From Wikipedia, the free encyclopedia
Jump to: navigation, search
Type Periodical book/magazine
Owner(s) Asia Press
Publisher ASIAPRESS Publishing
Editor Jiro Ishimaru
Staff writers approximately 8 journalists working under assumed names
Founded 2007; 10 years ago (2007)

Sanukaito BLDG 303, 1-2-3
Ukita, Kita, OSAKA, #530-0021

Osaka, Japan
Website www.asiapress.org/rimjin-gang/

Rimjingang (or Rimjin-gang) is a North Korean magazine published by Asia Press which is based in Osaka, Japan.


In 2007, Asia Press began publishing a magazine entitled Rimjin-gang: News from Inside North Korea in Korean and Japanese. It was started by a Japanese and Korean co-joint editorial group, a chief editor and Japanese journalist, Jiro Ishimaru, and a Korean representative editor, Choi Jin I, author and North Korean defector.

Rimjingang secretly operates with journalists and reporters hidden within North Korea. The magazine aims to bring outside news to the people of North Korea. The reporters, North Korean civilians and defectors who receive media training in China from the Asia Press North Korea reporting team, are able to use techniques such as hidden cameras to create their articles. Reporters learn journalistic principles as well as personal computer skills.

After the fourth issue of the Korean edition was released, Choi Jin I left the group and began releasing her own periodical called Imjingang in the Korean language in Seoul in April 2009.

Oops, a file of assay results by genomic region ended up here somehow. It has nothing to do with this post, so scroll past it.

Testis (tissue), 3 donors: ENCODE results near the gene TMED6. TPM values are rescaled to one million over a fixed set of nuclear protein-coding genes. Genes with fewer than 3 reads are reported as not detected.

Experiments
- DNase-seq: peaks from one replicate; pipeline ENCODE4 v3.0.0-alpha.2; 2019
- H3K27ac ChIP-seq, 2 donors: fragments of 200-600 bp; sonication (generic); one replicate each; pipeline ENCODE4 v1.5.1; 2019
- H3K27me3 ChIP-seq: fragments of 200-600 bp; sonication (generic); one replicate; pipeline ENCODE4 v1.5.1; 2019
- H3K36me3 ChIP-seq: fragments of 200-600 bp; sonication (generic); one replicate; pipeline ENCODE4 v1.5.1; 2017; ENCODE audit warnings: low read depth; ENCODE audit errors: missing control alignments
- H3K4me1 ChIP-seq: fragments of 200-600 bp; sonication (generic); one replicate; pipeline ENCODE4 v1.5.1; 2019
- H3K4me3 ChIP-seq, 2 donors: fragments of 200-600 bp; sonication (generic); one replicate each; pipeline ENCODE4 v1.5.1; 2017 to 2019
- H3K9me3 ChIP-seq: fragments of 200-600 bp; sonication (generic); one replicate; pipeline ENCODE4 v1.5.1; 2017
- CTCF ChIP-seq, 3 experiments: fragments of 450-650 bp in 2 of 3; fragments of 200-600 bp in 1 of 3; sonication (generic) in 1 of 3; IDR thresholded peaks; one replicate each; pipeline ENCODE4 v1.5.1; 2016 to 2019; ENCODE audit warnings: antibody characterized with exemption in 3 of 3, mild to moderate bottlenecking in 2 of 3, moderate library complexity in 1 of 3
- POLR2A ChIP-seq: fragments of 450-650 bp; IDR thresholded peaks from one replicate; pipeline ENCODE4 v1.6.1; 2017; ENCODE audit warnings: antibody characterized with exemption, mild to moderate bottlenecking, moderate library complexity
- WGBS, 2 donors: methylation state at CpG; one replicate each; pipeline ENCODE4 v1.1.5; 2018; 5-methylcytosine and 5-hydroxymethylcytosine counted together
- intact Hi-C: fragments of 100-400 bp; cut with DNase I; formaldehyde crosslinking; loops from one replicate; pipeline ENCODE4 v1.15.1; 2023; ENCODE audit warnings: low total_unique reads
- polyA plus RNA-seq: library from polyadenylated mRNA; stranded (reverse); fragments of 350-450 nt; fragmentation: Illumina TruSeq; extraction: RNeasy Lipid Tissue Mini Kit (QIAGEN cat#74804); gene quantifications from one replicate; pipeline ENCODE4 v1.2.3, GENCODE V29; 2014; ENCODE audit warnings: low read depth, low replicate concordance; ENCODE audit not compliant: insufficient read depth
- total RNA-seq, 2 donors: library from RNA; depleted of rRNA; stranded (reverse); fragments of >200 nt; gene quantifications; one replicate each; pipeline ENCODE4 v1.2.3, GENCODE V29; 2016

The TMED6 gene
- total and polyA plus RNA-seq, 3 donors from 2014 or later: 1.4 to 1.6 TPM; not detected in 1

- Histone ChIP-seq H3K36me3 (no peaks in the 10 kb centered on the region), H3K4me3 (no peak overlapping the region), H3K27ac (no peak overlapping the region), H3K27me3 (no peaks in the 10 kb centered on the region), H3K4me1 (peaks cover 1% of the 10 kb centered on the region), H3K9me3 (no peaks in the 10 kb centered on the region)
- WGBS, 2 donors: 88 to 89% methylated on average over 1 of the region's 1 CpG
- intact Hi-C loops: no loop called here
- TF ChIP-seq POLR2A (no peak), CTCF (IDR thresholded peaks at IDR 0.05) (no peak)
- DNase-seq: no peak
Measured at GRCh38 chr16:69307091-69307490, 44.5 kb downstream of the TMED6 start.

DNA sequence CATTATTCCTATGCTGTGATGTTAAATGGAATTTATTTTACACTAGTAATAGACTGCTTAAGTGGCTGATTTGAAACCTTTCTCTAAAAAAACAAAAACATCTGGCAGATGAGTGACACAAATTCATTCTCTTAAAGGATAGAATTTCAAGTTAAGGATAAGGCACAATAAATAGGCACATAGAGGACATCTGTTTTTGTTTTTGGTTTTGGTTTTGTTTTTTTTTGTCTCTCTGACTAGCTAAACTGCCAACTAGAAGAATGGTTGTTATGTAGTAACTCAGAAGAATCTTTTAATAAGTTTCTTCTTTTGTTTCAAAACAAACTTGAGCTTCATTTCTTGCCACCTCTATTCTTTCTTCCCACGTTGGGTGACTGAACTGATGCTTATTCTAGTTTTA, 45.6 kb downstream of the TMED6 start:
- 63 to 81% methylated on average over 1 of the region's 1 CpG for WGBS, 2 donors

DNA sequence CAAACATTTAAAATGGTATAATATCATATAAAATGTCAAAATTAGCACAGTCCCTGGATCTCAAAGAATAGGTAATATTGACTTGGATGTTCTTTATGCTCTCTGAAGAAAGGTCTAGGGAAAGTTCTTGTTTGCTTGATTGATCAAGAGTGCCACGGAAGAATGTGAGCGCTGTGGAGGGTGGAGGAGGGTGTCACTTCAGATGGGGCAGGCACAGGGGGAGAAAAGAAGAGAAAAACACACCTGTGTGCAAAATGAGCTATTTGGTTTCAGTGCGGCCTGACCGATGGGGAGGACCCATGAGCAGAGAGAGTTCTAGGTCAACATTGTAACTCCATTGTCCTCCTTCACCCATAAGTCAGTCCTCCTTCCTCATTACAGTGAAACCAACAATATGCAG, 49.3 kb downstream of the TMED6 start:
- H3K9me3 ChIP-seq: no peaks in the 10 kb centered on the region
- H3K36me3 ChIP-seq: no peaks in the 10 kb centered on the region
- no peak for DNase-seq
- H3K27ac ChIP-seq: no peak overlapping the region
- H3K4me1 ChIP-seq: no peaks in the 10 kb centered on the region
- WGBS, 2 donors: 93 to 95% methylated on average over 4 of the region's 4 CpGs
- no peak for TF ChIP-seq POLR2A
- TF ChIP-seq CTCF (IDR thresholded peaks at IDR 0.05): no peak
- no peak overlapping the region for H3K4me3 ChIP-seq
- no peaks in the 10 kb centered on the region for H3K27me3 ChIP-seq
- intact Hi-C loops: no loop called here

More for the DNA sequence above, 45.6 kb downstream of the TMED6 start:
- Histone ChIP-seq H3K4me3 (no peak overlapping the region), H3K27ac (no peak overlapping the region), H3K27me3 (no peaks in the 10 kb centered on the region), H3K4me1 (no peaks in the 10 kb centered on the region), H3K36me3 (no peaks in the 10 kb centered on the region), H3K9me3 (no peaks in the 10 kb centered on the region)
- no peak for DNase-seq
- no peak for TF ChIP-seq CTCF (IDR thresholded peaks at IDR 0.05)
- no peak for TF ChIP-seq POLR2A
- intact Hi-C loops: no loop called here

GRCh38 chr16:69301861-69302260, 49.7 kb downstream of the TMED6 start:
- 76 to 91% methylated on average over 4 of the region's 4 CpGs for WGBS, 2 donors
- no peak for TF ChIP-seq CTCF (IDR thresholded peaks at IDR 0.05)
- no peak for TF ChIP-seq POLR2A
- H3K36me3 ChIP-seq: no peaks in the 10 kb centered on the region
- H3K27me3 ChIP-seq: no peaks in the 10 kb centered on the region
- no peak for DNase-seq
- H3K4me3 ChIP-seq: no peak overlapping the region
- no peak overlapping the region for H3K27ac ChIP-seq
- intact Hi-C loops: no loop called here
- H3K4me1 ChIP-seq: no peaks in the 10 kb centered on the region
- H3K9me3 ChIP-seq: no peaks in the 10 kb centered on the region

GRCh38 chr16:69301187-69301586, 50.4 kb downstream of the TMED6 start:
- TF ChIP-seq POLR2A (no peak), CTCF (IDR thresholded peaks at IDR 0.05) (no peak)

One of the major reasons for the "divergence" was said to be that Imjingang intended to be rather a communication tool for defectors and North Koreans while Rimjingang aspires to be a project purely for journalistic activities and to foster journalists and journalism in North Korea. Since then, Choi Jin I has made Imjingang a completely independent magazine, which is no longer connected with Asia Press. Rimjingang, published in Japanese/English, in Japan and Imjingang published in South Korea are no longer related.

Rimjingang's reports are smuggled out of North Korea via China and printed in Japan. Their pictures and footage have been delivered to major newspapers and magazines all over the world, such as The Washington Post, The Economist, The Nation, The Wall Street Journal, and the Japan Times. Rimjingang's reports were quoted by the New York Times and Newsweek magazine. For TV, it was aired on various stations such as BBC (UK), Channel 4 (UK), KBS (South Korea), ARD (Germany), Al-Jazeera (Arabic Satellite), ABC (Australia), TBS and TV-Asahi (Japan), PBS (United States), etc.

In 2010, the magazine published a video of a woman foraging for food in North Korea which received worldwide attention.[1]

Currently, the Japanese edition of the magazine is published periodically. In October 2010, Rimjingang released its first English hardcover edition.[2]

The name Rimjingang is also the North Korean name for the Imjin River, which crosses the demilitarized zone and flows into South Korea from the North. One of the magazine's North Korean journalists chose this name to symbolize sending the thoughts of the North Korean people to their brothers and sisters in the South.


Editors of Rimjingang[edit]

Jiro Ishimaru and Lee Jinsu.

North Korean Reporters of Rimjingang[edit]

(Reporters inside North Korea work under assumed names) Kim Dong Cheol, Lee Song Hui, Paek Hyang, Shim Ui Chun, Chang Jeong Gil, Lee Jun, Kae Myung Bin, and Gu Gwang Ho.

See also[edit]


External links[edit]